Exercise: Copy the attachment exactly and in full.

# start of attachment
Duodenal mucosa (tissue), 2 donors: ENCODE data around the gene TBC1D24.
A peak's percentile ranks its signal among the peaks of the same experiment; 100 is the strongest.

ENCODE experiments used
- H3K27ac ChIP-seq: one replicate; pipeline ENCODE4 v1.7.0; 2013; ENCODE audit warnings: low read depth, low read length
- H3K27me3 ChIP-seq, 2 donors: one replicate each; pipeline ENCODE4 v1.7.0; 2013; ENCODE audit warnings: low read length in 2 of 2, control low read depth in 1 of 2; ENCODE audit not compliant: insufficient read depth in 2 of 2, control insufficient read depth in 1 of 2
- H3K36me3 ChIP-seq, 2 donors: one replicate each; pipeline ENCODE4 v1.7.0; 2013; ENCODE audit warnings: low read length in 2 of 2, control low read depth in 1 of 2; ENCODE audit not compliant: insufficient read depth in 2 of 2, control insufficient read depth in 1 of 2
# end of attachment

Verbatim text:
Duodenal mucosa (tissue), 2 donors: ENCODE data around the gene TBC1D24.
A peak's percentile ranks its signal among the peaks of the same experiment; 100 is the strongest.

ENCODE experiments used
- H3K27ac ChIP-seq: one replicate; pipeline ENCODE4 v1.7.0; 2013; ENCODE audit warnings: low read depth, low read length
- H3K27me3 ChIP-seq, 2 donors: one replicate each; pipeline ENCODE4 v1.7.0; 2013; ENCODE audit warnings: low read length in 2 of 2, control low read depth in 1 of 2; ENCODE audit not compliant: insufficient read depth in 2 of 2, control insufficient read depth in 1 of 2
- H3K36me3 ChIP-seq, 2 donors: one replicate each; pipeline ENCODE4 v1.7.0; 2013; ENCODE audit warnings: low read length in 2 of 2, control low read depth in 1 of 2; ENCODE audit not compliant: insufficient read depth in 2 of 2, control insufficient read depth in 1 of 2